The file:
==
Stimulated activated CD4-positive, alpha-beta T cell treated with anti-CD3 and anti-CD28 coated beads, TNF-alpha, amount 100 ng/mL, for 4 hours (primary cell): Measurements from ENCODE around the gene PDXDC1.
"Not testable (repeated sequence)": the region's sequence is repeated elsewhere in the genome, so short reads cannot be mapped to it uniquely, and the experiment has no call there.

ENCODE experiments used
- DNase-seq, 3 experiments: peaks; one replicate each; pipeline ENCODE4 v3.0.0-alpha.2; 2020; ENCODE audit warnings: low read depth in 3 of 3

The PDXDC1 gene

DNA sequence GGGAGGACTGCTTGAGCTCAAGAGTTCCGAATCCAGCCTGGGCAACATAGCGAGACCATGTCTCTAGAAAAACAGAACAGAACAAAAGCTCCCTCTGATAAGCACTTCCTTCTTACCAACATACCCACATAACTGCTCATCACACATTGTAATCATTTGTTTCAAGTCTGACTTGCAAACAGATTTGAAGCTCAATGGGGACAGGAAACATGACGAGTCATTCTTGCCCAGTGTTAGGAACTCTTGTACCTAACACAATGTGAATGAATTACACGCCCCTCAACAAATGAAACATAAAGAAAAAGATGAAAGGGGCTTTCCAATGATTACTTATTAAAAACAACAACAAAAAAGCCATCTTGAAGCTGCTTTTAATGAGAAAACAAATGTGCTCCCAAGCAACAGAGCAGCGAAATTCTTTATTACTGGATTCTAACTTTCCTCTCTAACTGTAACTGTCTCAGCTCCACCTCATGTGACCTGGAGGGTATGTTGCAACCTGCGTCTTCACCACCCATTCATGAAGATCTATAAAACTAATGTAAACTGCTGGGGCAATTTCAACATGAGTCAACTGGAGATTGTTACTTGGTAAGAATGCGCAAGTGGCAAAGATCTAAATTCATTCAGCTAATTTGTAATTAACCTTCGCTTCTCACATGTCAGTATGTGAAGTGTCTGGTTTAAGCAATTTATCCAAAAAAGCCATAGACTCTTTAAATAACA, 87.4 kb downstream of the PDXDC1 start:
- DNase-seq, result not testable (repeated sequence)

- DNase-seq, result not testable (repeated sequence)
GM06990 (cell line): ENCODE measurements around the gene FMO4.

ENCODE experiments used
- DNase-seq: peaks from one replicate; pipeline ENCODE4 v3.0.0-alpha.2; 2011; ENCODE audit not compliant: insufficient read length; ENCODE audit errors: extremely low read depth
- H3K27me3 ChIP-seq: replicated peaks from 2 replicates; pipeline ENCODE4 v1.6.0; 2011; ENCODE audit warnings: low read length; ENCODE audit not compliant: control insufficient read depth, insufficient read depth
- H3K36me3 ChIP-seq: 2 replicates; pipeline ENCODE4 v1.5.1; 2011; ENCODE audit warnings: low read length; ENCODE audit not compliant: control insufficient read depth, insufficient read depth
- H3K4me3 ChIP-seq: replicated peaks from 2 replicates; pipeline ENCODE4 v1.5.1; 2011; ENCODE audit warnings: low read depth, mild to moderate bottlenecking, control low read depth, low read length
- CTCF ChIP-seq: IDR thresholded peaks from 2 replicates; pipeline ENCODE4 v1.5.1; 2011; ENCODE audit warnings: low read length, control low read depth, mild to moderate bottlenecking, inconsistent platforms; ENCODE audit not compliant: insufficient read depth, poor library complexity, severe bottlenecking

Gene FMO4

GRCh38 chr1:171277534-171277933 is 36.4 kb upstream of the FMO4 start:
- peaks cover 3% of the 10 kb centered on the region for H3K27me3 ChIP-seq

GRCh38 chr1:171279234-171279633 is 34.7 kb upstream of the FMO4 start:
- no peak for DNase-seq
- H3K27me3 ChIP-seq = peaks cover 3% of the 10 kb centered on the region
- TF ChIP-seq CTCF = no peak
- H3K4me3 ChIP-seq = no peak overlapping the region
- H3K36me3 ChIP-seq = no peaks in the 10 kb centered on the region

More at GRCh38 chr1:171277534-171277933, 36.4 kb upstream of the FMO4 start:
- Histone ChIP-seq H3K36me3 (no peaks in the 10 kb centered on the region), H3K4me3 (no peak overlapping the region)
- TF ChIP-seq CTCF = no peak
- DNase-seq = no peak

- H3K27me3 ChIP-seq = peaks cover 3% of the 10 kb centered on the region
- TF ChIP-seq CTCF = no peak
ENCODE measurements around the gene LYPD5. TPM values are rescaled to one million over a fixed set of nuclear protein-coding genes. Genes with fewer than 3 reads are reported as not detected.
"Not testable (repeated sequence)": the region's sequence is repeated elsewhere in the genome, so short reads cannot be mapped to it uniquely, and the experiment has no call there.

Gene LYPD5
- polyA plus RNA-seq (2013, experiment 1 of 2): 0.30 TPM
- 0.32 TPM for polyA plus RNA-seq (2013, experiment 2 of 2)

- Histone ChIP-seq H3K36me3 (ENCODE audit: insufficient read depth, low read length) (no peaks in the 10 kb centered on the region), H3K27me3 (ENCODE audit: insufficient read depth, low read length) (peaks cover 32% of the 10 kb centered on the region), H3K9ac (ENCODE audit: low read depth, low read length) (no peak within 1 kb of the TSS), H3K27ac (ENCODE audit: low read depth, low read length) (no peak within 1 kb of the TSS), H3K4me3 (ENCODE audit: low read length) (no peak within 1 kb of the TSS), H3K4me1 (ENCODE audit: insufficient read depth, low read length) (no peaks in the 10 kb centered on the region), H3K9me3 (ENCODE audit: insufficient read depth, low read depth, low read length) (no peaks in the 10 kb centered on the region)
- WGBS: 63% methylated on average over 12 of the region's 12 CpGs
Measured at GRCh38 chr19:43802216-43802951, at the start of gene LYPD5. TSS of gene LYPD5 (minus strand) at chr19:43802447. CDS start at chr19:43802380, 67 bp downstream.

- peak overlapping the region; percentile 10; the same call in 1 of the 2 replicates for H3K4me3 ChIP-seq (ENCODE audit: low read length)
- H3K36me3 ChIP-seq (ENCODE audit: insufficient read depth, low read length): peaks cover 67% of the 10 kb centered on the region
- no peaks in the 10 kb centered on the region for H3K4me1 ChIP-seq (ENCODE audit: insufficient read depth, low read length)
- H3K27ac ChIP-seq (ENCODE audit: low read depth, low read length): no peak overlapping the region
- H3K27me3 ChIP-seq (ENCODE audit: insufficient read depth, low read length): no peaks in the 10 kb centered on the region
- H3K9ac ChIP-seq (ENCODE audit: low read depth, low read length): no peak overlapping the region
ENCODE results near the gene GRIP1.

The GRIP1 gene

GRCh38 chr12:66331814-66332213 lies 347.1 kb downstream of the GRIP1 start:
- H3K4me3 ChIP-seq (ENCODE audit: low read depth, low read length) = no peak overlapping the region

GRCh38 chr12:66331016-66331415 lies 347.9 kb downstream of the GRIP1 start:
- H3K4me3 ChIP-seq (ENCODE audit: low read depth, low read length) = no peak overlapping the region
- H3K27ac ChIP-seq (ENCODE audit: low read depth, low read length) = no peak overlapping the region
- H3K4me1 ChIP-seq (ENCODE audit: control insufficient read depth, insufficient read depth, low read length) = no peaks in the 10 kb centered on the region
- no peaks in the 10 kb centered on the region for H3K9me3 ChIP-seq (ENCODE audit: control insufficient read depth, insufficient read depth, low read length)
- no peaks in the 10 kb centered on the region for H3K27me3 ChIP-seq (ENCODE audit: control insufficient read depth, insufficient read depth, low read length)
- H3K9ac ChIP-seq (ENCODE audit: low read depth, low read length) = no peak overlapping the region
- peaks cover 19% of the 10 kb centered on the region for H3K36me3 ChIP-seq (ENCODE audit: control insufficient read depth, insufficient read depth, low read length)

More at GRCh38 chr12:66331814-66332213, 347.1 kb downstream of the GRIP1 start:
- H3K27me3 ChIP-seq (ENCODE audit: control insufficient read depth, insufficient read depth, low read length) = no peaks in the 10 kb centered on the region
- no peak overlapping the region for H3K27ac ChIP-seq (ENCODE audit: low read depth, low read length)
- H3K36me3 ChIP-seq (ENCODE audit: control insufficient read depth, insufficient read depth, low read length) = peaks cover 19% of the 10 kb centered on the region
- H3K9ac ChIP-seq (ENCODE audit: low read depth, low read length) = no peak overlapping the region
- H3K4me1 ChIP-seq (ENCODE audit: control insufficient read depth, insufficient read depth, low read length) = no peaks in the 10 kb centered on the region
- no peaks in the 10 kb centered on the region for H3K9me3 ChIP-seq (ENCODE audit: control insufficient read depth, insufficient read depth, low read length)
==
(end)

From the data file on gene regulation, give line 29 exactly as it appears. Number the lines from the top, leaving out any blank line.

- H3K27me3 ChIP-seq = peaks cover 3% of the 10 kb centered on the region